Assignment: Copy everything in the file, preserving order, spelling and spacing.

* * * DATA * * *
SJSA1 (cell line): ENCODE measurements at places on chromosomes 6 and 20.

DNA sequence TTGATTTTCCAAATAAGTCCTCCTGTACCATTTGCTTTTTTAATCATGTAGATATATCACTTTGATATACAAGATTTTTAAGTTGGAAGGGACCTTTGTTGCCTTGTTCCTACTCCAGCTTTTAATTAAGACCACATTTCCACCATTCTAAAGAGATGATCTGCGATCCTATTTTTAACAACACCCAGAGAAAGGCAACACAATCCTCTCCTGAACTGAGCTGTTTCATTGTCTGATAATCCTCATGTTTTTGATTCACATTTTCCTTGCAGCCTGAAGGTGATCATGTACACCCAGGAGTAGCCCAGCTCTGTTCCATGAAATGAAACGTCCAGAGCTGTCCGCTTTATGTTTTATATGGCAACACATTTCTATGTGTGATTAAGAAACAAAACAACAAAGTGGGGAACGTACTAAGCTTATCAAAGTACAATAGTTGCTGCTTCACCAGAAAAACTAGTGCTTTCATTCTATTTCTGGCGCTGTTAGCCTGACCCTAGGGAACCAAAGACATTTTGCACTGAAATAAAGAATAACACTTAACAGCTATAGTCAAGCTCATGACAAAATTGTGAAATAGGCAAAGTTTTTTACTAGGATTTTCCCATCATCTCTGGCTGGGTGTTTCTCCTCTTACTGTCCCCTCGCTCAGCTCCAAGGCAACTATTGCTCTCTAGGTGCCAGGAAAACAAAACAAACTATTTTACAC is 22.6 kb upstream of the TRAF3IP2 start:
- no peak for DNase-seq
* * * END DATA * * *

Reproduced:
SJSA1 (cell line): ENCODE measurements at places on chromosomes 6 and 20.

DNA sequence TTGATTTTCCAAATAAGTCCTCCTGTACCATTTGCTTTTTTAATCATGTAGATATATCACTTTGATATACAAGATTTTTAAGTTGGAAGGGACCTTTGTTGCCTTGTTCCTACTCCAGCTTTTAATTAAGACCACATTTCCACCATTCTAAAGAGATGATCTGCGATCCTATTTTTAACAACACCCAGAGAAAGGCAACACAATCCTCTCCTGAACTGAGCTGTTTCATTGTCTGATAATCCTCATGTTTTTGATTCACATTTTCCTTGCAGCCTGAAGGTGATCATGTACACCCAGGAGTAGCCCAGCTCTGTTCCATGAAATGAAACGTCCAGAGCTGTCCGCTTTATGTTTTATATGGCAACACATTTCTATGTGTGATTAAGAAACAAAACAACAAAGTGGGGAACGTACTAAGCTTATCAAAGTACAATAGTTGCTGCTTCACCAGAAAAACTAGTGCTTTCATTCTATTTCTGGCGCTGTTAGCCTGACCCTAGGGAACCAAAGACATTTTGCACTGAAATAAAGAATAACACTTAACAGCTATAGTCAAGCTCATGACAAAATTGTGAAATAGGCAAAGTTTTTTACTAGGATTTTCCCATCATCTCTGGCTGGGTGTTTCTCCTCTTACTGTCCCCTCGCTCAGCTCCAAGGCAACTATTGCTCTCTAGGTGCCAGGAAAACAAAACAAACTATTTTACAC is 22.6 kb upstream of the TRAF3IP2 start:
- no peak for DNase-seq